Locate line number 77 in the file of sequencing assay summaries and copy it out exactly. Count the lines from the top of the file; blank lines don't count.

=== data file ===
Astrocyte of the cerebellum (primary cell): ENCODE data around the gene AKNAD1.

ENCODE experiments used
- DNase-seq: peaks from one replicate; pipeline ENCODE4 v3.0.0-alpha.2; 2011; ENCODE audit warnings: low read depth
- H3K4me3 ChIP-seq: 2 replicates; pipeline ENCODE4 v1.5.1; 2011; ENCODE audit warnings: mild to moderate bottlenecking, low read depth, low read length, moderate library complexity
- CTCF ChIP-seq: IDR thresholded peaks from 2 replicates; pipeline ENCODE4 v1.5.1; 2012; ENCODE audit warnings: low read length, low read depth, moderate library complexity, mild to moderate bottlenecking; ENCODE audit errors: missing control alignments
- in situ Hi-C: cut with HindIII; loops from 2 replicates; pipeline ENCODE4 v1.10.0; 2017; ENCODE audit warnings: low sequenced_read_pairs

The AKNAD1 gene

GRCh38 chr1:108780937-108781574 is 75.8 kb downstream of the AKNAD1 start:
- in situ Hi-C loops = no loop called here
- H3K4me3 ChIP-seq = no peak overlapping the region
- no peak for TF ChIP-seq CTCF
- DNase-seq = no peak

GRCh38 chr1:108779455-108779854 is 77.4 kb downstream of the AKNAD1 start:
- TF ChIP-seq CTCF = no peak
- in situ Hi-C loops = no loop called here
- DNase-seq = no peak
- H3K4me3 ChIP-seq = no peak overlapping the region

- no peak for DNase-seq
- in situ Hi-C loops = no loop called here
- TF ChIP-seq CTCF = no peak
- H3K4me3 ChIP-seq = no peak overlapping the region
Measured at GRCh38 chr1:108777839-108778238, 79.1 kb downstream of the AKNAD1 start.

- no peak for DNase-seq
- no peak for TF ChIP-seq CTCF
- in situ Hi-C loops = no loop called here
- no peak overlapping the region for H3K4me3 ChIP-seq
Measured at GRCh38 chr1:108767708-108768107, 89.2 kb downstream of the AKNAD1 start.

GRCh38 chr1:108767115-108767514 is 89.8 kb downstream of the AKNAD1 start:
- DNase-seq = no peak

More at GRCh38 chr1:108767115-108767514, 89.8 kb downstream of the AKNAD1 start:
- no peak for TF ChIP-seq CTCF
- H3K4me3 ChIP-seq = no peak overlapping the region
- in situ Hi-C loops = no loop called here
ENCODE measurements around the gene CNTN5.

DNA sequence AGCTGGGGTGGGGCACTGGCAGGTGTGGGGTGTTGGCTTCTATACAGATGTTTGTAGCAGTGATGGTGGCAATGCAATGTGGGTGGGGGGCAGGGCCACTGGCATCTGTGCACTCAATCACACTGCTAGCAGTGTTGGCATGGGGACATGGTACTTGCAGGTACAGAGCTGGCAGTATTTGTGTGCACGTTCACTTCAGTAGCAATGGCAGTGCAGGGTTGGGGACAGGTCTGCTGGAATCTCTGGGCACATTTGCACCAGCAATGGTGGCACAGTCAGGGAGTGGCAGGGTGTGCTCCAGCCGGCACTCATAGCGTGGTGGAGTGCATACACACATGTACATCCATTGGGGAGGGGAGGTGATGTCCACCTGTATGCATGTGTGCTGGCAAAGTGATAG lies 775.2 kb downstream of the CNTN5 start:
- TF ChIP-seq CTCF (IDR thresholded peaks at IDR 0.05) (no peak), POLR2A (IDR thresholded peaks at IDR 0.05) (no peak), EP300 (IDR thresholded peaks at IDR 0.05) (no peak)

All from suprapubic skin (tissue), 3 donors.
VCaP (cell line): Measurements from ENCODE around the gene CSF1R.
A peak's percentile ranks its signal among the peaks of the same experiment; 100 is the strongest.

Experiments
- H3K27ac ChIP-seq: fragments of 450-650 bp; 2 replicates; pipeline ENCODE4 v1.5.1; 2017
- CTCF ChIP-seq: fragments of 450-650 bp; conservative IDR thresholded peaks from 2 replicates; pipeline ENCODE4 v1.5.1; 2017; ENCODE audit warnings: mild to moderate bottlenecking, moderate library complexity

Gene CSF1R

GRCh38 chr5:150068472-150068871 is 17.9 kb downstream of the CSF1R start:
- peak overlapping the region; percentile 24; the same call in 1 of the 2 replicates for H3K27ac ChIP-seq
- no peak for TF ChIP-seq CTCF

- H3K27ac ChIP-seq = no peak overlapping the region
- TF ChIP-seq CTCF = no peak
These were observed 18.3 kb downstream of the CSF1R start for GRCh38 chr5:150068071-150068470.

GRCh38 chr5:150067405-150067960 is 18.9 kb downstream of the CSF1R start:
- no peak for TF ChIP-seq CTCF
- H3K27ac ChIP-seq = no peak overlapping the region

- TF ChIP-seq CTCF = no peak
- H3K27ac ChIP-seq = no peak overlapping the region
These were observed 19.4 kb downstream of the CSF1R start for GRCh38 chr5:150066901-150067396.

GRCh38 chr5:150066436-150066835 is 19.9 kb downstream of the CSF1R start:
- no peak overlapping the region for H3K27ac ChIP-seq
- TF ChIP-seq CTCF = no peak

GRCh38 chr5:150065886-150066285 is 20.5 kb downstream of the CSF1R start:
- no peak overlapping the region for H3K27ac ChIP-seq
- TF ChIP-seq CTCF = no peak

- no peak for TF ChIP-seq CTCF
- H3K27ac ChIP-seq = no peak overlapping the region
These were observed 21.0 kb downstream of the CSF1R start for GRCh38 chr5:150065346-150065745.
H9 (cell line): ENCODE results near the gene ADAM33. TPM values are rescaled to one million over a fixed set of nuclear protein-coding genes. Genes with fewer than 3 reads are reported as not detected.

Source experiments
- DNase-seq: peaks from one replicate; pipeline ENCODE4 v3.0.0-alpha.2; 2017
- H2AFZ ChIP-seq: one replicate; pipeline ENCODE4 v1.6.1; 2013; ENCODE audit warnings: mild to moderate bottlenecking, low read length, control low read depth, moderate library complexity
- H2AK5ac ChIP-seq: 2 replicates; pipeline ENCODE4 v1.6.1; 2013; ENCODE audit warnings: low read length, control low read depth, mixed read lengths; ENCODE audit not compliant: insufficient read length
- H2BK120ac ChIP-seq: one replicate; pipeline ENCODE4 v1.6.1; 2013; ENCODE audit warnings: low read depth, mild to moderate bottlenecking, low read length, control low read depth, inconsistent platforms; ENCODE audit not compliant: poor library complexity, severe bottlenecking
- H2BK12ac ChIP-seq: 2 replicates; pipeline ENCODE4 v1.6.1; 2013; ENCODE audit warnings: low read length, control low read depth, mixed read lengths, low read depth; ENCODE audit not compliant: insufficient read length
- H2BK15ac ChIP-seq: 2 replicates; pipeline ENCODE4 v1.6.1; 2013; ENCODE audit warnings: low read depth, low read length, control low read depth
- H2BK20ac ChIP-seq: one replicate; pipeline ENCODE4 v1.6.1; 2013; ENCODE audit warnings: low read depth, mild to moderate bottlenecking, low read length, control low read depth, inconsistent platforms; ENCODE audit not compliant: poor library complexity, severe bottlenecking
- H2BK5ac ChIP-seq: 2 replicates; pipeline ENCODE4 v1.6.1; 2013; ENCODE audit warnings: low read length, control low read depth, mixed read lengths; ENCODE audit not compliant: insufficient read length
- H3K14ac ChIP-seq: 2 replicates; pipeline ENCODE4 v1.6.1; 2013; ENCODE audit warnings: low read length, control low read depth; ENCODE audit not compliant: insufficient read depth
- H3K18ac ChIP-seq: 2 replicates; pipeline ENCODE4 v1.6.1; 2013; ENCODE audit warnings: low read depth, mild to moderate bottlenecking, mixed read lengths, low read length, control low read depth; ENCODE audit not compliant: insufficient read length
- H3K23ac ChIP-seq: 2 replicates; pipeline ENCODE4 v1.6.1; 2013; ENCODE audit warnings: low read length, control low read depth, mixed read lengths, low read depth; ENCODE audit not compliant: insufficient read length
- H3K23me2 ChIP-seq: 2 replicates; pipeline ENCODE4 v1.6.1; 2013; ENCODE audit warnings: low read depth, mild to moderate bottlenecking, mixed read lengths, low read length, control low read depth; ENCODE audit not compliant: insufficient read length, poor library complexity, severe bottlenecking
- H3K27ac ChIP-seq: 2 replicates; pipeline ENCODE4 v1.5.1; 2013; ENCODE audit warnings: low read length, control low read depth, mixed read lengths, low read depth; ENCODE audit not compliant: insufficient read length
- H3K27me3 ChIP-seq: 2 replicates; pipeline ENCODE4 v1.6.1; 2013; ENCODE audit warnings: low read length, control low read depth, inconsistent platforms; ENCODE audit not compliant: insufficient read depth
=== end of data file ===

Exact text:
- H3K23ac ChIP-seq: 2 replicates; pipeline ENCODE4 v1.6.1; 2013; ENCODE audit warnings: low read length, control low read depth, mixed read lengths, low read depth; ENCODE audit not compliant: insufficient read length